Hunting and diet

The lion is a renaissance man hypercarnivore and is considered to be both an vertex and keystone predator due to its broad prey spectrum. [ 100 ] [ 101 ] Its raven consists chiefly of mammals, particularly ungulates weighing 190–550 kilogram ( 420–1,210 pound ) with a predilection for blue wildebeest, plains zebra, African american bison, gemsbok and giraffe. Lions besides hunt common warthog depending on handiness, although the species is below the prefer weight rate. [ 102 ] In India, sambar deer and chital are the most normally recorded wild prey, [ 46 ] [ 102 ] [ 103 ] while domestic livestock may contribute importantly to their diet. [ 103 ] They normally avoid amply grown pornographic elephants, rhinoceroses and hippopotamus and minor prey like dik-dik, hyrax, hare and imp. [ 102 ] [ 104 ] Unusual prey include porcupines and small reptiles. Lions kill other predators such as leopard, cheetah and descry hyena but rarely consume them. [ 105 ] Young lions first expose stalking behavior at around three months of age, although they do not participate in hunting until they are about a year old and begin to hunt effectively when nearing the age of two. [ 106 ] Single lions are adequate to of bringing down zebra and wildebeest, while larger prey like buffalo and giraffe are riskier. [ 90 ] In Chobe National Park, big prides have been observed hunt african bush elephants up to around 15 years old in exceeding cases, with the victims being calves, juveniles, and tied subadults. [ 107 ] [ 108 ] In typical hunts, each lioness has a favoured place in the group, either stalking prey on the “ wing ”, then attacking, or moving a smaller distance in the center of the group and capturing raven fleeing from other lionesses. Males attached to prides do not normally participate in group hunt. [ 109 ] Some testify suggests, however, that males are fair ampere successful as females ; they are typically solo hunters who ambush prey in small bushland. [ 110 ] Lions are not particularly known for their stamina ; for exemplify, a lioness ‘ heart comprises only 0.57 % of her body slant and a male ‘s is about 0.45 % of his soundbox weight, whereas a hyena ‘s center comprises about 1 % of its body weight. [ 111 ] Thus, lions run cursorily alone in light bursts at about 48–59 km/h ( 30–37 miles per hour ) and need to be close to their prey before starting the fire. [ 112 ] One study in 2018 recorded a lion running at a top focal ratio of 74.1 km/h ( 46.0 miles per hour ). [ 113 ] They take advantage of factors that reduce visibility ; many kills take place near some form of cover or at night. [ 114 ] The lion ‘s attack is short and mighty ; they attempt to catch prey with a fast rush and final jump. They normally pull it down by the buttocks and kill by a strangling morsel to the throat. They besides kill prey by enclosing its muzzle in their jaw. [ 115 ] Lions typically consume prey at the localization of the hound but sometimes drag large prey into cover. [ 116 ] They tend to squabble over kills, particularly the males. Cubs suffer most when food is scarce but otherwise all pride members eat their meet, including old and cripple lions, which can live on leftovers. [ 90 ] Large kills are shared more widely among pride members. [ 117 ] An adult lioness requires an average of about 5 kg ( 11 pound ) of meat per day while males require about 7 kg ( 15 pound ). [ 118 ] Lions defile themselves and eat up to 30 kg ( 66 pound ) in one session ; [ 80 ] if it is ineffective to consume all of the kill, it rests for a few hours before continuing to eat. On hot days, the pride retreats to shade with one or two males standing guard. [ 116 ] Lions defend their kills from scavengers such as vultures and hyenas. [ 90 ] Lions scavenge on carrion when the opportunity arises ; they scavenge animals dead from natural causes such as disease or those that were killed by other predators. Scavenging lions keep a changeless lookout for circling vultures, which indicate the death or distress of an animal. [ 119 ] Most carrion on which both hyenas and lions feed upon are killed by hyenas preferably than lions. [ 56 ] Carrion is thought to provide a boastfully part of leo diet. [ 120 ]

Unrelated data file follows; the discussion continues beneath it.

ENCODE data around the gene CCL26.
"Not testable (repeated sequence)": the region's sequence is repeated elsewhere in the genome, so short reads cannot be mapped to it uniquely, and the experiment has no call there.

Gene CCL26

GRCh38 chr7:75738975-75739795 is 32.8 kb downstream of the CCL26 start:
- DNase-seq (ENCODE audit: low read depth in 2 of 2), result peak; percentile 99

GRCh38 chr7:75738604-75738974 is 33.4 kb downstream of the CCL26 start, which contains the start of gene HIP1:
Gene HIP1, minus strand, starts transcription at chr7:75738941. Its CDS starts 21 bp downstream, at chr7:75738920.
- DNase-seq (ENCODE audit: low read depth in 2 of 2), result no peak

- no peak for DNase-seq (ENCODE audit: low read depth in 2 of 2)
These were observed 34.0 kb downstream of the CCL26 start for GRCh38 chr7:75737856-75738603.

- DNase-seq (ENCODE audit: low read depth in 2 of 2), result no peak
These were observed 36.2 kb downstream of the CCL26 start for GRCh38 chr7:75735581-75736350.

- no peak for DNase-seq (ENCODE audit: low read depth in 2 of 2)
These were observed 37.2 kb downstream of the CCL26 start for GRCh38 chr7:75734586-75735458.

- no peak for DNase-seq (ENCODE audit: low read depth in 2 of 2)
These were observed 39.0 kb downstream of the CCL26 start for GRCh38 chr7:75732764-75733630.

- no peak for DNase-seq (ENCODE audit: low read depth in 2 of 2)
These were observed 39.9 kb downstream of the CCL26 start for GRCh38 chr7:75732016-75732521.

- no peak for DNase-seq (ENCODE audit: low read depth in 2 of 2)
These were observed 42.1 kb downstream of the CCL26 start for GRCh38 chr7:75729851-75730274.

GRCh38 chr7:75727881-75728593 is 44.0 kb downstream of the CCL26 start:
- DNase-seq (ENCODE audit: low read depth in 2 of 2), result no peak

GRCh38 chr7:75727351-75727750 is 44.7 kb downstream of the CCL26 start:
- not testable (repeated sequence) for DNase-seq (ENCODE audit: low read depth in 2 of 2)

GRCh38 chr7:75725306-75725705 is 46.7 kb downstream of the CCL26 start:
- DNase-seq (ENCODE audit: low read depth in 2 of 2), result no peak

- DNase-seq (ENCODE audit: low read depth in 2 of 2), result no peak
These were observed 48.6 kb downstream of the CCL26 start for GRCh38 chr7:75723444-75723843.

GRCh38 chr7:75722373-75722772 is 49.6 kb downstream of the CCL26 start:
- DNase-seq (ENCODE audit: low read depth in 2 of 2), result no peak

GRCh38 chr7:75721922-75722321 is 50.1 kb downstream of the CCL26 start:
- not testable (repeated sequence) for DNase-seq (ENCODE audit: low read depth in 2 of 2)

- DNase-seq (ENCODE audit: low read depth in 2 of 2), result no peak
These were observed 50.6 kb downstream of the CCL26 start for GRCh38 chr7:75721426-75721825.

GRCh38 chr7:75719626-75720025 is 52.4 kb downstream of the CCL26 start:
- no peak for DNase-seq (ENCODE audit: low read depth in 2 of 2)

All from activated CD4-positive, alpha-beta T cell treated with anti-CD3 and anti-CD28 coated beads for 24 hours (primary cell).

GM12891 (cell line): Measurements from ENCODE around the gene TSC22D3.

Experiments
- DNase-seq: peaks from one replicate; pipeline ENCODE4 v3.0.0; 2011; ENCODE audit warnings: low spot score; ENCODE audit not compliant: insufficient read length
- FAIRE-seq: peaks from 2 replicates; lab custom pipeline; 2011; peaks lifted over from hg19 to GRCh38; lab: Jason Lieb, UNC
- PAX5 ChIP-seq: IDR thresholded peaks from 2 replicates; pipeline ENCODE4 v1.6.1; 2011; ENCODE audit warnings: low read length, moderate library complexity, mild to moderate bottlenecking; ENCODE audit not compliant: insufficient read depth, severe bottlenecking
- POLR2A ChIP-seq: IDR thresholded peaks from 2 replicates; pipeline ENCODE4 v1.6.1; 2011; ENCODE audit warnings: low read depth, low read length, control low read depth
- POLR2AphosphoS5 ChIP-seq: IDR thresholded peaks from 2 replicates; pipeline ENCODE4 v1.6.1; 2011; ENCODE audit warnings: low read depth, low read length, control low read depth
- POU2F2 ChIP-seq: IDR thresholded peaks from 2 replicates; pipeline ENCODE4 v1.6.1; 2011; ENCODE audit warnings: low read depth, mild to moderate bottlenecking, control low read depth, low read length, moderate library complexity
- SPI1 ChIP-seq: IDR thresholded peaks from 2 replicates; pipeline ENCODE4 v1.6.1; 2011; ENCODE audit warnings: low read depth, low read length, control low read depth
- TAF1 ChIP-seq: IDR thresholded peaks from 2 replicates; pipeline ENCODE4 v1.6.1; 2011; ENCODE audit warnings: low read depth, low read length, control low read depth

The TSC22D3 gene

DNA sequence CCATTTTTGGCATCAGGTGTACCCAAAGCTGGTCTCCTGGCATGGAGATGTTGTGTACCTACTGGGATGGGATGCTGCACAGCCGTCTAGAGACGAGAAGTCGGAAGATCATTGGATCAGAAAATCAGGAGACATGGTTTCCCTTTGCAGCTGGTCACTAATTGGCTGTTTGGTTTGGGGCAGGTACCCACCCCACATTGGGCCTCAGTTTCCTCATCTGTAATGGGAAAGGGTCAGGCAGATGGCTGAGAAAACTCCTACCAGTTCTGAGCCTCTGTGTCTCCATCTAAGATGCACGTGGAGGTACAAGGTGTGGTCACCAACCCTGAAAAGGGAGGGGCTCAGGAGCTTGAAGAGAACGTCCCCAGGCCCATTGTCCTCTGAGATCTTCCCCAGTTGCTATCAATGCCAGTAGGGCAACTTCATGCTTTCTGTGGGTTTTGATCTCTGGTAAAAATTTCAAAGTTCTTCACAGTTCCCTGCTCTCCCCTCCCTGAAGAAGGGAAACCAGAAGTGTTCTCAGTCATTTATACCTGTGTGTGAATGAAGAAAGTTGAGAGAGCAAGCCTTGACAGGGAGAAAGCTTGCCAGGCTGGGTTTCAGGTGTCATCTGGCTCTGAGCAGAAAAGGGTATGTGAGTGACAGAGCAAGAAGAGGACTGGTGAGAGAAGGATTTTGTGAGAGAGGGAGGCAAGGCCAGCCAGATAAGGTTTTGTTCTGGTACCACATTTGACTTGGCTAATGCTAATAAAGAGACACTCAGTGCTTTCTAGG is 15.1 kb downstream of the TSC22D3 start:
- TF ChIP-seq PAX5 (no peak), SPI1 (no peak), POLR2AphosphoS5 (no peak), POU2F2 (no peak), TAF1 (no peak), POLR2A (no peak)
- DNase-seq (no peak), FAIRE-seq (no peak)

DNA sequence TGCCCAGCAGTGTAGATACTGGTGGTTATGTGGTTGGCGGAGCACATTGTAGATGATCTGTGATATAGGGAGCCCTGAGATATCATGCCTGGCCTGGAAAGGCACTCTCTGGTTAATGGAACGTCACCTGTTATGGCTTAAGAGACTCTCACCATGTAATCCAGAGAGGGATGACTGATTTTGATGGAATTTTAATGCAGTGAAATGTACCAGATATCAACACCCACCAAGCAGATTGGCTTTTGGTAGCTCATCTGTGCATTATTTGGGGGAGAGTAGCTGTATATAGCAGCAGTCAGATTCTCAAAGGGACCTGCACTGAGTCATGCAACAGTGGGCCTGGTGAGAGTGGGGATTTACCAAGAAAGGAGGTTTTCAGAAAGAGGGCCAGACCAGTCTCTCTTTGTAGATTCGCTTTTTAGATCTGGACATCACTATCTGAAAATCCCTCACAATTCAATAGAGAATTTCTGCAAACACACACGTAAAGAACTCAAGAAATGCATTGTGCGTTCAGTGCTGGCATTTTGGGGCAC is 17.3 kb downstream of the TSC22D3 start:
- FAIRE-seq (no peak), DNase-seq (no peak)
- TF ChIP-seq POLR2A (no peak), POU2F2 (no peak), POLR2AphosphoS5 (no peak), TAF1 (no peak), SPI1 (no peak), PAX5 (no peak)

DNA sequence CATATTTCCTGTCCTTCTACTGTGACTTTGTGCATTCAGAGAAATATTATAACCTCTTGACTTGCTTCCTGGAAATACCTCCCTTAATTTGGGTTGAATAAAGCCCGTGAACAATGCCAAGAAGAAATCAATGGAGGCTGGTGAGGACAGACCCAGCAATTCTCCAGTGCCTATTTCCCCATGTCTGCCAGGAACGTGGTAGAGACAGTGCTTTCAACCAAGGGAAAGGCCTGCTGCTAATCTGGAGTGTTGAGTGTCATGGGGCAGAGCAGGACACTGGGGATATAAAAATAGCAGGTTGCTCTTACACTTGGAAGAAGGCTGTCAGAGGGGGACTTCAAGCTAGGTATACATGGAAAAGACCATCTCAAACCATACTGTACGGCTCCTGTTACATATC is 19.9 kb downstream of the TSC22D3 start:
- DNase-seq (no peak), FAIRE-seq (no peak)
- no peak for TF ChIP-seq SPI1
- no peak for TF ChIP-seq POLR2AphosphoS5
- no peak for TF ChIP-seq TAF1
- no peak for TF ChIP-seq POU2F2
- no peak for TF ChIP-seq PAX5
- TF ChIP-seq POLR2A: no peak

Predator competition